An expensive and high-profile development in Rochester, Minn., is dead.
Representatives from the Abu Dhabi-based developer, Bloom Holding, said late last year they might scale back their plans, and then failed to meet a city deadline to say how they planned to move forward on the property.
The $230-million project would have put condo, retail and hotel space on a plot of city-owned land on the banks of the Zumbro River. The project would have been the largest private investment in the taxpayer-subsidized Destination Medical Center economic development plan.
Officials with the city and the medical center had touted the project as the type of 'big-league' investment the city seeks to attract as it grows.
But after four years, the project had changed several times and failed to get off the ground, frustrating city staff and elected officials. Others more recently soured on the project's record-setting $18-million tax subsidy.
City Administrator Steve Rymer said starting from scratch represents an opportunity.
"It's a time to step back. What is our vision for this? This is a primary development opportunity for Rochester," Rymer said.
The center's board chair R.T. Rybak said he once considered the project a "home run."
"Too bad. So sad. Let's go do something better," he said.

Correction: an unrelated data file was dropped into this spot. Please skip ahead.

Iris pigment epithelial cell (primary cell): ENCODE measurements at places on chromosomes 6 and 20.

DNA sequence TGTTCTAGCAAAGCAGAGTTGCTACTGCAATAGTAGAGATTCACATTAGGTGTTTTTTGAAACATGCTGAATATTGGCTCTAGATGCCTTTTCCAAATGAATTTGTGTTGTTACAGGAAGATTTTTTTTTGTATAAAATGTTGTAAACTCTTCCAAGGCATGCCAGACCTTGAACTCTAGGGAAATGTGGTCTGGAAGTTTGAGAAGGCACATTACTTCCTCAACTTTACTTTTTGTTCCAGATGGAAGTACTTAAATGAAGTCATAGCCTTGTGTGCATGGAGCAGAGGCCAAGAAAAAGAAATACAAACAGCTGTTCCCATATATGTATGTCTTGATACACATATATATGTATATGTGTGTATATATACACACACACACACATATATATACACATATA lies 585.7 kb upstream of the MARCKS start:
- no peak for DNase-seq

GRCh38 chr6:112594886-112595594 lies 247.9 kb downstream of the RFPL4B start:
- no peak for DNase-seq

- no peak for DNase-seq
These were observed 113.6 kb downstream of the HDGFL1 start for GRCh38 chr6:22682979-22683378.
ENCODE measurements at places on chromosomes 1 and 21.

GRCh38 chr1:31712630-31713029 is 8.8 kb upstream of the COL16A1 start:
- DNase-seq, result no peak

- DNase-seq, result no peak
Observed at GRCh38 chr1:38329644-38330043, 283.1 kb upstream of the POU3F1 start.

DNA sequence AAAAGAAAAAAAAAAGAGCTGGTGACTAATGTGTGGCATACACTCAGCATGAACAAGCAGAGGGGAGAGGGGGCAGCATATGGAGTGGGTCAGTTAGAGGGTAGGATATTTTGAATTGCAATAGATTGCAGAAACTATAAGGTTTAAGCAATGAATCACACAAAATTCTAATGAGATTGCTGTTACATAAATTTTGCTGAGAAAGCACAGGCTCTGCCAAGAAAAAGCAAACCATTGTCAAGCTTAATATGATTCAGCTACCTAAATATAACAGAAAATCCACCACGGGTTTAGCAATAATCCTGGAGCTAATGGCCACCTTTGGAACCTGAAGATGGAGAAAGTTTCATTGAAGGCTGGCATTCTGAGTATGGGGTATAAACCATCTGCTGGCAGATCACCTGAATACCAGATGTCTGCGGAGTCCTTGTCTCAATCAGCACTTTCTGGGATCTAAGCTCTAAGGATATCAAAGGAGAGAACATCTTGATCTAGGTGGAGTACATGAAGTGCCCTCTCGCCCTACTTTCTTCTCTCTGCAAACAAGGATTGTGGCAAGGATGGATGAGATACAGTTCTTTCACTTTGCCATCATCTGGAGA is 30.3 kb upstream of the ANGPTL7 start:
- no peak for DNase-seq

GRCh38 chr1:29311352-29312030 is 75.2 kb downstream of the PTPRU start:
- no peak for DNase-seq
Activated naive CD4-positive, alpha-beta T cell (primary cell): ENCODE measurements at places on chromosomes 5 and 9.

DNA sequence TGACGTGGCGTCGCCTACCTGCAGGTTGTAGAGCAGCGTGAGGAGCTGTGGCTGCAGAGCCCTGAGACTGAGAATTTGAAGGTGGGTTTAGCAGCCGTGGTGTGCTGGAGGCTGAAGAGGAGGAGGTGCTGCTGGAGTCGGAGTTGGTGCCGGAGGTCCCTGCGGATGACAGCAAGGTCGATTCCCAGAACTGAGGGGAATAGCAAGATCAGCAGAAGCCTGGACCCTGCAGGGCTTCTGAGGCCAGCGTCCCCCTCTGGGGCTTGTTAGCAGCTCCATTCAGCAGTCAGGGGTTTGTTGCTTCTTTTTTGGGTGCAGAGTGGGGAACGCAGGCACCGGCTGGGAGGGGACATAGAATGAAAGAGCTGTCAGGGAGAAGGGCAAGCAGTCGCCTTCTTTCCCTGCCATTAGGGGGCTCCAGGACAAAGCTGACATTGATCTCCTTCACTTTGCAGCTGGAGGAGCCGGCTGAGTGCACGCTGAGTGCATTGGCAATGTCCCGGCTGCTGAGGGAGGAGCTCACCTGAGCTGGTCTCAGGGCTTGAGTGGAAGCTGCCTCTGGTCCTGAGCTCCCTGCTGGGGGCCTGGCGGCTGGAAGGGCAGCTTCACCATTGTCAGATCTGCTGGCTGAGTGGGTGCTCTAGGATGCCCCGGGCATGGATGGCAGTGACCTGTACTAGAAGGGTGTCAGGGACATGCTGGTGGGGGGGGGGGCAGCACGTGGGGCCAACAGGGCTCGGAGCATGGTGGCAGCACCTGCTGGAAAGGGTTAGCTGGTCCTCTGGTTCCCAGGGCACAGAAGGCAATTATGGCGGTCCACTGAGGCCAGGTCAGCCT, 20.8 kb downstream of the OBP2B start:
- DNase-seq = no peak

City and Destination Medical Center officials are mulling next steps for the property and will likely seek new proposals for the site.
Meanwhile, nine other Destination Medical Center-related developments are expected to open this year valued at more than $300 million in private investment.
Separately, the center's board Tuesday gave city officials the go-ahead to begin work on developing two new transit hubs in downtown.
The proposal is to transform an existing Mayo Clinic parking lot in the northwest and a section of the county fairgrounds in the southeast into what officials are calling mobility hubs — like fancy park-and-rides with retail, housing and other amenities.
Rochester is revamping its transportation system to keep cars off the road and boost public transportation as part of the Destination Medical Center.
By 2040, the city aims to reduce commuting to downtown by car from seven in every 10 trips to about four in 10.
City and Destination Medical Center officials say advancing the hubs is a big step forward in overhauling the city's transportation system.